Even if you’re fully vaccinated, if you have been identified as a close contact, you are advised not to visit hospitals or care homes for 10 days and to minimise contact with those known to be at higher risk if they contract COVID-19, such as the Clinically Extremely Vulnerable Group (CEV) for 10 days.
Young people (aged five to 17)
Young people (aged five to 17) who are not fully vaccinated and are identified as a close contacts should self-isolate and book a PCR test as soon as possible.
If the PCR test is negative, they can end their self-isolation and should arrange to take another PCR test eight days after the last known contact.
If the young person who is a close contact develops symptoms at any time they should immediately self-isolate and book a PCR test, even if the earlier PCR tests were negative.
If any of the PCR tests are positive, this means they have the infection and they should self-isolate for 10 days, in line with advice for confirmed cases.
Children in schools and other structured and supervised settings
Information on how close contacts are identified and managed in schools and other structured and supervised settings is available at:
Children under the age of five
Children under the age of five will be encouraged, but not required, to take a PCR test. They do not need to isolate unless they develop symptoms or have a positive PCR result.
Close contacts with positive PCR test in the past 90 days
If you're a close contact who is fully vaccinated, or under the age of 18, and have had a positive PCR test within 90 days of the date of contact, you do not need to isolate and do not need to book tests at day two and day eight.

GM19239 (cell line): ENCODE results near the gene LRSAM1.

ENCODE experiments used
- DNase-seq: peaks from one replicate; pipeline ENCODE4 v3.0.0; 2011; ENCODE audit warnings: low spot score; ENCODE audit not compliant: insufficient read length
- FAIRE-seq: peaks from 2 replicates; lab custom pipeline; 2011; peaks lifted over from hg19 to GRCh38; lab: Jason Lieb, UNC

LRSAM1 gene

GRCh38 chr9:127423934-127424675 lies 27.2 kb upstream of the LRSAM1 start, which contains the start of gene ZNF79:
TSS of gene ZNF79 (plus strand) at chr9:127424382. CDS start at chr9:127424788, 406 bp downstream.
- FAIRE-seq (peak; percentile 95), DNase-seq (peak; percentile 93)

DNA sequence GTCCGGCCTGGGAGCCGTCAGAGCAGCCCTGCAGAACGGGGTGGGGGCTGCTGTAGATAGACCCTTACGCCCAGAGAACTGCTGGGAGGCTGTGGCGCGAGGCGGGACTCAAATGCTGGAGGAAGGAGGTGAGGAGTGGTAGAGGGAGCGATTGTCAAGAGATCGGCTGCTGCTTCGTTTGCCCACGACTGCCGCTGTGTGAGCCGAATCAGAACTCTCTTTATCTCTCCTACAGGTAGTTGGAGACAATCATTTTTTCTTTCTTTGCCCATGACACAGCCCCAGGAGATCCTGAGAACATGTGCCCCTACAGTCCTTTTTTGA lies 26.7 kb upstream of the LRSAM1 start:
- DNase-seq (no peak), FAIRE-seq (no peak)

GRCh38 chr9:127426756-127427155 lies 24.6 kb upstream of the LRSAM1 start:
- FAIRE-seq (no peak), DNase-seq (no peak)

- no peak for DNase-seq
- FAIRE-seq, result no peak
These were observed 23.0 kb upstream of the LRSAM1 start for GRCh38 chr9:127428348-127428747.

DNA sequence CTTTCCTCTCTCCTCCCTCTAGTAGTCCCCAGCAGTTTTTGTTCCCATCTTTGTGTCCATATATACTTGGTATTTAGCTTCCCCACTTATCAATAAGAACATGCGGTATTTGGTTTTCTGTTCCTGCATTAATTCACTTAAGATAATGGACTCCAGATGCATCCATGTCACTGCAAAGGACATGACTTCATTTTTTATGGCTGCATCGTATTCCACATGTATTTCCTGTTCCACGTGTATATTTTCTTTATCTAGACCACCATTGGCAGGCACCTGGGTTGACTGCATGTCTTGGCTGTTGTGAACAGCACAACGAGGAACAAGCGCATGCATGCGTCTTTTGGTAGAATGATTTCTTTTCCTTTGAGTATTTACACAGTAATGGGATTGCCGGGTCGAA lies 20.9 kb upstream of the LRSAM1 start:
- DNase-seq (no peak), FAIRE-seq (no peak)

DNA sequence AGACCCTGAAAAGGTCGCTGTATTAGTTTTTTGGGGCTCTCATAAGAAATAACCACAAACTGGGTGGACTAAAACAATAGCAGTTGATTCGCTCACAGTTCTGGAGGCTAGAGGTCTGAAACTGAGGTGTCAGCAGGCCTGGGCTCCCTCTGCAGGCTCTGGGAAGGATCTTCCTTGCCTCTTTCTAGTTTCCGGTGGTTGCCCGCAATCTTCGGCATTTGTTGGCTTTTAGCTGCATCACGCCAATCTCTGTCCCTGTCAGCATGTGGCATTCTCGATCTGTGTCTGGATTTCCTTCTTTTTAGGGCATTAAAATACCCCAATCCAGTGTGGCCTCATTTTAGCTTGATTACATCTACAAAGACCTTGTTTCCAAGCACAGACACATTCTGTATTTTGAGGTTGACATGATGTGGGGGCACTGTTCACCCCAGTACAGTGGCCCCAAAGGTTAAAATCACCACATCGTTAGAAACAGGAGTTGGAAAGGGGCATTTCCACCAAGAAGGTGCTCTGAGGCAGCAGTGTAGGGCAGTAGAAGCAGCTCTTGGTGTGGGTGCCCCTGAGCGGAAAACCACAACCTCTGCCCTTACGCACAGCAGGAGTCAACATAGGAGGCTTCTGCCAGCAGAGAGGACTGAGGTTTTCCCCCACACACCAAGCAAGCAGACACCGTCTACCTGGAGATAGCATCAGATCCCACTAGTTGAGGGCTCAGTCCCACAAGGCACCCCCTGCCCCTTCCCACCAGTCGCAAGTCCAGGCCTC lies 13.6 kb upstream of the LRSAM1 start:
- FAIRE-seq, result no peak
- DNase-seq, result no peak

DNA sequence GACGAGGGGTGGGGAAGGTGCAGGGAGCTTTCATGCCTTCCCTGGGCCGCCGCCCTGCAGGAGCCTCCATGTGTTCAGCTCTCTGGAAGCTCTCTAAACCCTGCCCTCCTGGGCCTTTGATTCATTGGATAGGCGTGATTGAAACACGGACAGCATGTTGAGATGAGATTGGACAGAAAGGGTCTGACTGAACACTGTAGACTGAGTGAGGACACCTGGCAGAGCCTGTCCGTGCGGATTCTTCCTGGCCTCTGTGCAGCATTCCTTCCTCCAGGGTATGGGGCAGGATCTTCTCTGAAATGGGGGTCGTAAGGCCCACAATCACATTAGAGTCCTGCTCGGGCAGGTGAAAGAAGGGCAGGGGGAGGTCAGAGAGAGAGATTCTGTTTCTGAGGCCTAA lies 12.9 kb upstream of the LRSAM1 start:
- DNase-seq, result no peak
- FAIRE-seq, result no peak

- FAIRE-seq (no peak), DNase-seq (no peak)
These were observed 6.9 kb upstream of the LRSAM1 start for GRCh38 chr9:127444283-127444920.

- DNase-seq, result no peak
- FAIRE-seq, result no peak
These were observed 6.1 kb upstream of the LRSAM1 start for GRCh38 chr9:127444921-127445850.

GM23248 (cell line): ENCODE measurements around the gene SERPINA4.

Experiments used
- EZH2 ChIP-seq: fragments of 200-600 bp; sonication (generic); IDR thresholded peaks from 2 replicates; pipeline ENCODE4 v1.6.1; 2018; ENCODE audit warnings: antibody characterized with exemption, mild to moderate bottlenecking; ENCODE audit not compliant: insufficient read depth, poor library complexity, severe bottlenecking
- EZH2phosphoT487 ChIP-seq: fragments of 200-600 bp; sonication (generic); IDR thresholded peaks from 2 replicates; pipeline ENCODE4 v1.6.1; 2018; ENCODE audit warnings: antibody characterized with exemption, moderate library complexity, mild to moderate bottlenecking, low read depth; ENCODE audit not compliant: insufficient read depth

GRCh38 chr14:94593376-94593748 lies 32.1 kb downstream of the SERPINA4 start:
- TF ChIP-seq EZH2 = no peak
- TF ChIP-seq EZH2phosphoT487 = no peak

However, if you develop symptoms, you should isolate and book a PCR.
Health and Social Care workers
If you're a fully vaccinated, health and social care worker and identified as a close contact, you may not be able to attend the workplace during the 10 day period following last contact.
You should refer to the separate guidance for health and social care workers and discuss with your manager if you can attend the workplace.
Ways to make self-isolating more manageable
While staying at home it can be helpful to:
- ask for support – let friends and family know you might need help walking the dog, taking the children to school or looking after relatives
- talk to your boss if you can’t go to work to see what arrangements can be put in place
- use delivery services, if possible, to deliver things like food shopping and medicines
- order repeat prescriptions by phone or online and ask your pharmacy about getting your medication delivered
- think of other ways to keep in contact with people
- develop a daily routine -get up at the same time as normal and plan how you will spend your day – cooking, reading, tidying, watching TV
- listen to the radio or an audio book if your home feels too quiet
- get as much fresh air as possible
If possible try and build some physical activity into your daily routine such as cleaning or just getting up and walking about the house.